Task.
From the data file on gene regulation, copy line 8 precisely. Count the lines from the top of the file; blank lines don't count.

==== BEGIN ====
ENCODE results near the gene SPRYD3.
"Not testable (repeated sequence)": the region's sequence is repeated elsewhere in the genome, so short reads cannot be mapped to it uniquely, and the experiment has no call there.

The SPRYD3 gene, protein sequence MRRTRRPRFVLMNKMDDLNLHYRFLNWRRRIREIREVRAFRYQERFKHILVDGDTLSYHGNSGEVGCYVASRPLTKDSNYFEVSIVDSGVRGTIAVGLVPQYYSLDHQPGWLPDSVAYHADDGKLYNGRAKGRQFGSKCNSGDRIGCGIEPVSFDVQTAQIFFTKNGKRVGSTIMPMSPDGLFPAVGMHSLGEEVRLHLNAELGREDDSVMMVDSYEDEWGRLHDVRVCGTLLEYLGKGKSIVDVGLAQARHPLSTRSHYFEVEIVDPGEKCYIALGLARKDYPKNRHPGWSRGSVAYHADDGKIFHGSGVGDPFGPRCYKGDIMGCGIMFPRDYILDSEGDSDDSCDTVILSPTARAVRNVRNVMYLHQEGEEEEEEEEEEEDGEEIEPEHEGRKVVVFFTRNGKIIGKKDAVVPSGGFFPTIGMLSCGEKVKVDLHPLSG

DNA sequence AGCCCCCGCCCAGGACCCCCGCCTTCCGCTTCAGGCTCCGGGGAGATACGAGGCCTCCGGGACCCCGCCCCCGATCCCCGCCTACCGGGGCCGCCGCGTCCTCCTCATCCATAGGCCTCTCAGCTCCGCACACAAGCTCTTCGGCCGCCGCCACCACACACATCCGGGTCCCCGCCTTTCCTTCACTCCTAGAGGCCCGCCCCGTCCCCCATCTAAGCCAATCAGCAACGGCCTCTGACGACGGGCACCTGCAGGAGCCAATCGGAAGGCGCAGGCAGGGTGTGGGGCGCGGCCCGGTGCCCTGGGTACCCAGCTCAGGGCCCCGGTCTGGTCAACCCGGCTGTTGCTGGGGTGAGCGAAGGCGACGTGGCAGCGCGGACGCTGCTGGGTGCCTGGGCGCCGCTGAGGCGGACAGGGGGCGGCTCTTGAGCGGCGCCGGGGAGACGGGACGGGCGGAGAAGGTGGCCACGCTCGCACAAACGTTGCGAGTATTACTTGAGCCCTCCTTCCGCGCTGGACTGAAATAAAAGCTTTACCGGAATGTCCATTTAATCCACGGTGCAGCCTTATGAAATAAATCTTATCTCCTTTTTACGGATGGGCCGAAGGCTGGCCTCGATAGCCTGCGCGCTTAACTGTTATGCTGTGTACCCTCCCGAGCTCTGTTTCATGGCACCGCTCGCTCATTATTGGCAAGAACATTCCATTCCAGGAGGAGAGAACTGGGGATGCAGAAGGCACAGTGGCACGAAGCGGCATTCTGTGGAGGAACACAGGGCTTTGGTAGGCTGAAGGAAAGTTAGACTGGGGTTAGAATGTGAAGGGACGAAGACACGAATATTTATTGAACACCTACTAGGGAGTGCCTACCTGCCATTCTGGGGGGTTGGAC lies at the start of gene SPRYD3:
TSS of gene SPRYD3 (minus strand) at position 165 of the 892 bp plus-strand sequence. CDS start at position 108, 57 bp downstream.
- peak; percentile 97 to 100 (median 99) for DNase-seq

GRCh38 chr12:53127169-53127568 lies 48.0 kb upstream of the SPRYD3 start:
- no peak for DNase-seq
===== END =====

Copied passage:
- no peak for DNase-seq